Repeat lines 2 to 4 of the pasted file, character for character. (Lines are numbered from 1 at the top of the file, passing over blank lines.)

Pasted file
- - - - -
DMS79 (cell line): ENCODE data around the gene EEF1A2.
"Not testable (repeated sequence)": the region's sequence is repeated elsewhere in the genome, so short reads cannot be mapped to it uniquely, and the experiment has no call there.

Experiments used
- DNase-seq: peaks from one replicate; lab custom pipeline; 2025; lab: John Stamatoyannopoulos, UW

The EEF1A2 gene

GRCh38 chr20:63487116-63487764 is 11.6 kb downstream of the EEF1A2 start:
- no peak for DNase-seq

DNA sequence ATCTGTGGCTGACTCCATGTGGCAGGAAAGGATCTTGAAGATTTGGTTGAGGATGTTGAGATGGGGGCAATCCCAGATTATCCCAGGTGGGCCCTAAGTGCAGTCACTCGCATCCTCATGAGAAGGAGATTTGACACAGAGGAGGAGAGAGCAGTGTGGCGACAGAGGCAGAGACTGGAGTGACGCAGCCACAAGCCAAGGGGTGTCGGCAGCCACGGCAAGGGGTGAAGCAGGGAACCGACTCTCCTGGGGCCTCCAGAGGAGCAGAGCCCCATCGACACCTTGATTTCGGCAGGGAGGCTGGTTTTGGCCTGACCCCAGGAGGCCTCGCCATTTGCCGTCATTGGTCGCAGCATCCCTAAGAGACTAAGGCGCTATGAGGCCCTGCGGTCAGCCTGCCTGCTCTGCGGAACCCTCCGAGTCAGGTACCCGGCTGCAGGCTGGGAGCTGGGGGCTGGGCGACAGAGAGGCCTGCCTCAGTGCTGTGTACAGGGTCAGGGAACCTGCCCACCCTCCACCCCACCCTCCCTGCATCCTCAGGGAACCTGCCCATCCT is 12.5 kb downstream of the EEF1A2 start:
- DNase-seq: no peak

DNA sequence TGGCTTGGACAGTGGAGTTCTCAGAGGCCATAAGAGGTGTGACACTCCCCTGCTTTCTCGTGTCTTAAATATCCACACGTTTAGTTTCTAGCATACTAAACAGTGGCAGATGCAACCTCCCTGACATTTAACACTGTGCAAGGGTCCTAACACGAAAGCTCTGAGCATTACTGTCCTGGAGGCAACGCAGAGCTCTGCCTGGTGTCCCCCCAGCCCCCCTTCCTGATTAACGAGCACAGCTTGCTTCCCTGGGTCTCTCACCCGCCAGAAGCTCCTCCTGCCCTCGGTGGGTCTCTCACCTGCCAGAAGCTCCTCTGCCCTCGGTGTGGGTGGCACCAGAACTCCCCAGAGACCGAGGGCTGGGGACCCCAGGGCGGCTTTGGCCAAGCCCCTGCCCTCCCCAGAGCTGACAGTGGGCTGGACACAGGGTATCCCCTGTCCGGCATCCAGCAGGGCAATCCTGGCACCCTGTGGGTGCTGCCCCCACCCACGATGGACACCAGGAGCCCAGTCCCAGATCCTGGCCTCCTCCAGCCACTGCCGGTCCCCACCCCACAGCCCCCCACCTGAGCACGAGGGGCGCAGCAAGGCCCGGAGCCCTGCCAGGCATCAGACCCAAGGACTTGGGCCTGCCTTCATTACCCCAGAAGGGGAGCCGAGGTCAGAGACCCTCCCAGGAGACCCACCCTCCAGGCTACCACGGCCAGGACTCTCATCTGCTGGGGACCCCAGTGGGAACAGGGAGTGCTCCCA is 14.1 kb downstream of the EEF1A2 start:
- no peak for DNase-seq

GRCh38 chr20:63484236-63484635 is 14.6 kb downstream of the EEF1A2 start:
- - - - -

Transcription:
"Not testable (repeated sequence)": the region's sequence is repeated elsewhere in the genome, so short reads cannot be mapped to it uniquely, and the experiment has no call there.

Experiments used
- DNase-seq: peaks from one replicate; lab custom pipeline; 2025; lab: John Stamatoyannopoulos, UW